But don’t get distracted by the bright lights. The Cavaliers’ 28-21 victory was rooted in the dark trenches, where linemen push, scratch and grunt for every inch.
That’s the Cavaliers’ widest margin against a Division I-A opponent in Mike London’s two seasons as coach.
What’s that you say? Virginia scored the game’s first 17 points and forced the Hurricanes to abandon the run?
Not buying it. Miami averaged 3.0 yards on 28 rushes. Virginia averaged 4.9 on 42.
Kevin Parks averaged 5.3 on his 16 carries, Perry Jones 5.6 on his 12. This they did just as coaches draw it up: They bulldozed defenders inside, eluded them outside and ran through gaping holes opened by Oday Aboushi, Austin Pasztor, Anthony Mihota, Luke Bowanko and Morgan Moses.
No glitz there. Just brawn.
The Cavaliers defended the run equally well. Lamar Miller, the ACC’s No. 2 rusher, gained a modest 70 yards and averaged 4.4, well shy of his 5.8 norm.
Miller’s final carry came late in the fourth quarter and netted 5 yards. Virginia led 28-21, and Miami faced third-and-3 from the Cavaliers’ 16.
Virginia could ill afford OT. Not after leading 17-0. The defense needed to make a stand.
The Hurricanes handed to Mike James. Tackle Matt Conrath and end Jake Snyder stuffed him for a 1-yard gain. Fourth-and-2.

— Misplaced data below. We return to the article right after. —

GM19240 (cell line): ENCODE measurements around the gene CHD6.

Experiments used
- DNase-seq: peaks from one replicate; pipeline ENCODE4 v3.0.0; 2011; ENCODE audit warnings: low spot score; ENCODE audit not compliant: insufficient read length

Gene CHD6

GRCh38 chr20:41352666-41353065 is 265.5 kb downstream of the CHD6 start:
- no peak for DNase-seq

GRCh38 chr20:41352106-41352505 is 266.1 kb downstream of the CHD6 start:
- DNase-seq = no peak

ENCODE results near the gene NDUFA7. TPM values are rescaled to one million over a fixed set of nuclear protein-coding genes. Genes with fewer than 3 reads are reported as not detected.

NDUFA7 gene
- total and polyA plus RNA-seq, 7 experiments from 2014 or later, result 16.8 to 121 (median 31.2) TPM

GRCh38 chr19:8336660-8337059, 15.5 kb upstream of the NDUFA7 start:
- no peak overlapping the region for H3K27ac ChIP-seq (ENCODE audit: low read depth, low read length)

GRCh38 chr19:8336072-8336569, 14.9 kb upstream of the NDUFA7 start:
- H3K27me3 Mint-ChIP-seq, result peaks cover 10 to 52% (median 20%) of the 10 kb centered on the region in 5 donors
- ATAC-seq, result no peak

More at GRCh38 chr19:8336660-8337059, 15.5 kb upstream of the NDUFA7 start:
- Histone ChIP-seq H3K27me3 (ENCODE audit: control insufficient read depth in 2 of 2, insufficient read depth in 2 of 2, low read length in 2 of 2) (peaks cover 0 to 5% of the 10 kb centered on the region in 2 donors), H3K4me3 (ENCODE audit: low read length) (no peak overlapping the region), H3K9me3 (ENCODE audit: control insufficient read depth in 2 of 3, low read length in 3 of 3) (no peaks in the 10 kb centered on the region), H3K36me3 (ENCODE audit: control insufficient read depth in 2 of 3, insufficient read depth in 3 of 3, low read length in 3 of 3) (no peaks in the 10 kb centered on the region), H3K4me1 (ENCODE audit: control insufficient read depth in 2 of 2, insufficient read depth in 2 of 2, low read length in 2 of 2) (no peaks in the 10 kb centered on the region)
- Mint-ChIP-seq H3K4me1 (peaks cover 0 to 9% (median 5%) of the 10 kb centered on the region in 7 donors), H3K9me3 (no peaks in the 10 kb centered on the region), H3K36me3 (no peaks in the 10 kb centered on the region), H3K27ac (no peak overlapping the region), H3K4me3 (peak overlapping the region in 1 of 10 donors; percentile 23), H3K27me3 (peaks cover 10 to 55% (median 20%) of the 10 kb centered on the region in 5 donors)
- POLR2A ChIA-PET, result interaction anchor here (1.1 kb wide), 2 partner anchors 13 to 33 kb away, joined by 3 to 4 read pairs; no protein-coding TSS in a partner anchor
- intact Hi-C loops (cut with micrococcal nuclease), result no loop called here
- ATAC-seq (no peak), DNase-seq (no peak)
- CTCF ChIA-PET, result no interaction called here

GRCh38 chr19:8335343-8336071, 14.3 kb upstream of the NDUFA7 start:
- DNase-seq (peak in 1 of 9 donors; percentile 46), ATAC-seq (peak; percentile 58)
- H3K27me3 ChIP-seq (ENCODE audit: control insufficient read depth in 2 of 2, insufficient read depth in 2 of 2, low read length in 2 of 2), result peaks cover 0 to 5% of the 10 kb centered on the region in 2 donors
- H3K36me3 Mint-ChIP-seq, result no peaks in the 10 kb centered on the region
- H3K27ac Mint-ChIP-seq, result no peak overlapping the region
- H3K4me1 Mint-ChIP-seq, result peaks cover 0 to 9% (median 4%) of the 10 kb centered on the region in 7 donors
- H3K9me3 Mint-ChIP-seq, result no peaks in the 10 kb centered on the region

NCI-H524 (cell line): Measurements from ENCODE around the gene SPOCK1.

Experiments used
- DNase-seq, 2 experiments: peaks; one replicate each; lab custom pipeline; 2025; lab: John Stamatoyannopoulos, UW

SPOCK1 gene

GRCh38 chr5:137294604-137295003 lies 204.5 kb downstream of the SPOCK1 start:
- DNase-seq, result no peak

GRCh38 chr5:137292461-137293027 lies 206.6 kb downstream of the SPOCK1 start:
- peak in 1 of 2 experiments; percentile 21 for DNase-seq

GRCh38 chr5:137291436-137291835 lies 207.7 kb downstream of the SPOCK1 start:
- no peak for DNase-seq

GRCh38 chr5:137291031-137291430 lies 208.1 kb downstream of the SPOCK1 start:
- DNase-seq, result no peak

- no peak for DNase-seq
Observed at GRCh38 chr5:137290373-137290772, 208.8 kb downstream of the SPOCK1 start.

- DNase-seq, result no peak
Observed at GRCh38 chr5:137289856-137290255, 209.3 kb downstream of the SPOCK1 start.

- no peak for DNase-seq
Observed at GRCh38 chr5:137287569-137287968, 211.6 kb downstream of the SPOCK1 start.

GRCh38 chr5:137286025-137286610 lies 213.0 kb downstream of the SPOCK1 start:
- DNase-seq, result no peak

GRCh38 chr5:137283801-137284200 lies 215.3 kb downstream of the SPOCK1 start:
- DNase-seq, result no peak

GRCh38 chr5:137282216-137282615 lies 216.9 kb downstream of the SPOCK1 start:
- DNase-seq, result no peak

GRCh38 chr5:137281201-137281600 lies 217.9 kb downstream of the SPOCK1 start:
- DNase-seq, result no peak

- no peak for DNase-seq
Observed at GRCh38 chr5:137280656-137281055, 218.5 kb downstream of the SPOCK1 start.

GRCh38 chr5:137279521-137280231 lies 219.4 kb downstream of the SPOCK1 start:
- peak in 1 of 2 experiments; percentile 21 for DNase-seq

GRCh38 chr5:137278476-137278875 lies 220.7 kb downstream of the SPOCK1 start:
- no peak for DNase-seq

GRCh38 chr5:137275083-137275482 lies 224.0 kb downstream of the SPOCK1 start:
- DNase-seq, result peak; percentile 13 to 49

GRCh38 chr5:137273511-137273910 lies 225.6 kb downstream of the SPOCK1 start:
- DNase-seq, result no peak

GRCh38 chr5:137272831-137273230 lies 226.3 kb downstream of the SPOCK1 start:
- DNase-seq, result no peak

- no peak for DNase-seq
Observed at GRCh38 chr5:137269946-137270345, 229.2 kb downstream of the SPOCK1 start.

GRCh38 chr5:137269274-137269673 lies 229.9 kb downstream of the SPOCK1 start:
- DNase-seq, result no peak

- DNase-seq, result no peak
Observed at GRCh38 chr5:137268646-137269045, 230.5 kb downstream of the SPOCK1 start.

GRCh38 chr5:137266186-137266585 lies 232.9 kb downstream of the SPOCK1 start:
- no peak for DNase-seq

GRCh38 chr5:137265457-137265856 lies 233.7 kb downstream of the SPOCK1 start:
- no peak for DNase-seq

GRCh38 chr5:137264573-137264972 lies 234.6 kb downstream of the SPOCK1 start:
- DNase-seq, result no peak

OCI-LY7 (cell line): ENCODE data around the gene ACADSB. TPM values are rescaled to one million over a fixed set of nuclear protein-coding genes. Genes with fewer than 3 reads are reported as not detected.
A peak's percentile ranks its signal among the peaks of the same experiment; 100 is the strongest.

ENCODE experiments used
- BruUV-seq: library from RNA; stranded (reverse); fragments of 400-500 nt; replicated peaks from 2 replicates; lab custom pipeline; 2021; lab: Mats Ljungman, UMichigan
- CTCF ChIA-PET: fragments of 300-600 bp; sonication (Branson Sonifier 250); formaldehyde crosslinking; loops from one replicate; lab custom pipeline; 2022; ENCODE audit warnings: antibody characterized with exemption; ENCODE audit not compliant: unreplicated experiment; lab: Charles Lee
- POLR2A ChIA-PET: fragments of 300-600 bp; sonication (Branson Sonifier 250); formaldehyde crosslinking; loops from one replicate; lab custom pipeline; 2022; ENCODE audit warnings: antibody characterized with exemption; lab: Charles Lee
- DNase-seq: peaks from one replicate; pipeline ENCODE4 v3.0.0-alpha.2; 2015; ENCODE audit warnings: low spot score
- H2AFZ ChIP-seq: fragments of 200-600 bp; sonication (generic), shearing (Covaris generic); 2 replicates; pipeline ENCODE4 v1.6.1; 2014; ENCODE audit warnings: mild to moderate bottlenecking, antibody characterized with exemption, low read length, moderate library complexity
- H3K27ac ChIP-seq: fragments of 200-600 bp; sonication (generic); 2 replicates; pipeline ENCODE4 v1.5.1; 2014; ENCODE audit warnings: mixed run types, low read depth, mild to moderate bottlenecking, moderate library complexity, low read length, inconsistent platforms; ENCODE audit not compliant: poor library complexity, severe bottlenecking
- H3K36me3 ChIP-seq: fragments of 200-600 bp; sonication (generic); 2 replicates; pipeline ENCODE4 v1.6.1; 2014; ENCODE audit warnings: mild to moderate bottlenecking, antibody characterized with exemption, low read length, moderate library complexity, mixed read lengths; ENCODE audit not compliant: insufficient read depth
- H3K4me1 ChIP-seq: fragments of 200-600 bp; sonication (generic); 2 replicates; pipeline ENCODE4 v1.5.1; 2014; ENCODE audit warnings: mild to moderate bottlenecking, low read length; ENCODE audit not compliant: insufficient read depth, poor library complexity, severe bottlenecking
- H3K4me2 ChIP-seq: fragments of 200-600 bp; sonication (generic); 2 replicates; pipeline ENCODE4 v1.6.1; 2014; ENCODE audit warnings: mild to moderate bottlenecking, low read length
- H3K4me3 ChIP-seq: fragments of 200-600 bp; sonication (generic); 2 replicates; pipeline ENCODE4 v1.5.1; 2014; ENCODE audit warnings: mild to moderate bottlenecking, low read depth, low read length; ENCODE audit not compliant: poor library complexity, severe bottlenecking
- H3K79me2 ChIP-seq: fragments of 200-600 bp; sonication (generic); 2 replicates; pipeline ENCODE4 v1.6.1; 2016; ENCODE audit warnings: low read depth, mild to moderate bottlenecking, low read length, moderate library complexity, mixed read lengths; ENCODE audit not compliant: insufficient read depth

James got the call again and had no chance. Outside linebacker LaRoy Reynolds was in the backfield instantly and tackled him for a 1-yard loss with 5:02 remaining.
This was an impressive statement for an emerging program, and not simply because it was Virginia’s second consecutive victory over the five-time national champions.
Most important, Virginia showed the resiliency that defines successful teams.
The Cavaliers were fresh off a dispiriting 28-14 home loss to North Carolina State. They were working on a short week, with only three days of true practice, and were playing on the road, where they had lost seven straight ACC games.
That’s a credit to London, his staff and players.
Much will and should be made of Virginia’s long touchdown passes: quarterback Michael Rocco’s of 53 yards to Darius Jennings and 78 yards to Perry Jones, and Jones’ 37-yard option pass to Tim Smith. But offensive coordinator Bill Lazor’s biggest contributions were more fundamental.
In concert with London, he scrapped the peculiar quarterback rotation that robbed the offense of all rhythm. He also returned to his personnel’s strength – Virginia had 42 rushes and 21 passes, a much wiser ratio than last week’s 33 rushes and 35 passes.